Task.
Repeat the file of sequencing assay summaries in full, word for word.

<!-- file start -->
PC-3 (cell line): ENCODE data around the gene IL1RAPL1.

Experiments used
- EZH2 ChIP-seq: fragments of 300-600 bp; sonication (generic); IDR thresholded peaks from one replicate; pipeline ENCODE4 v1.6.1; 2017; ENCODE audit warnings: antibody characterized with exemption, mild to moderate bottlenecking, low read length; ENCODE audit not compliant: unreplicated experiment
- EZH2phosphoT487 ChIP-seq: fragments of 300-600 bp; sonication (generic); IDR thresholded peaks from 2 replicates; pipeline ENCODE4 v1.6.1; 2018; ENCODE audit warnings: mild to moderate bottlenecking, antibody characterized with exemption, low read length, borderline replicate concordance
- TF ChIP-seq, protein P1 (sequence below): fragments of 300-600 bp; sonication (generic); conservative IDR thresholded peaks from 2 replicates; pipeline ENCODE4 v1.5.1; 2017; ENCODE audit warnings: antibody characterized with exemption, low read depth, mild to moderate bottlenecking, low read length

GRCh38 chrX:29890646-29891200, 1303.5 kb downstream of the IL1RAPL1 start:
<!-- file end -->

PC-3 (cell line): ENCODE data around the gene IL1RAPL1.

Experiments used
- EZH2 ChIP-seq: fragments of 300-600 bp; sonication (generic); IDR thresholded peaks from one replicate; pipeline ENCODE4 v1.6.1; 2017; ENCODE audit warnings: antibody characterized with exemption, mild to moderate bottlenecking, low read length; ENCODE audit not compliant: unreplicated experiment
- EZH2phosphoT487 ChIP-seq: fragments of 300-600 bp; sonication (generic); IDR thresholded peaks from 2 replicates; pipeline ENCODE4 v1.6.1; 2018; ENCODE audit warnings: mild to moderate bottlenecking, antibody characterized with exemption, low read length, borderline replicate concordance
- TF ChIP-seq, protein P1 (sequence below): fragments of 300-600 bp; sonication (generic); conservative IDR thresholded peaks from 2 replicates; pipeline ENCODE4 v1.5.1; 2017; ENCODE audit warnings: antibody characterized with exemption, low read depth, mild to moderate bottlenecking, low read length

GRCh38 chrX:29890646-29891200, 1303.5 kb downstream of the IL1RAPL1 start: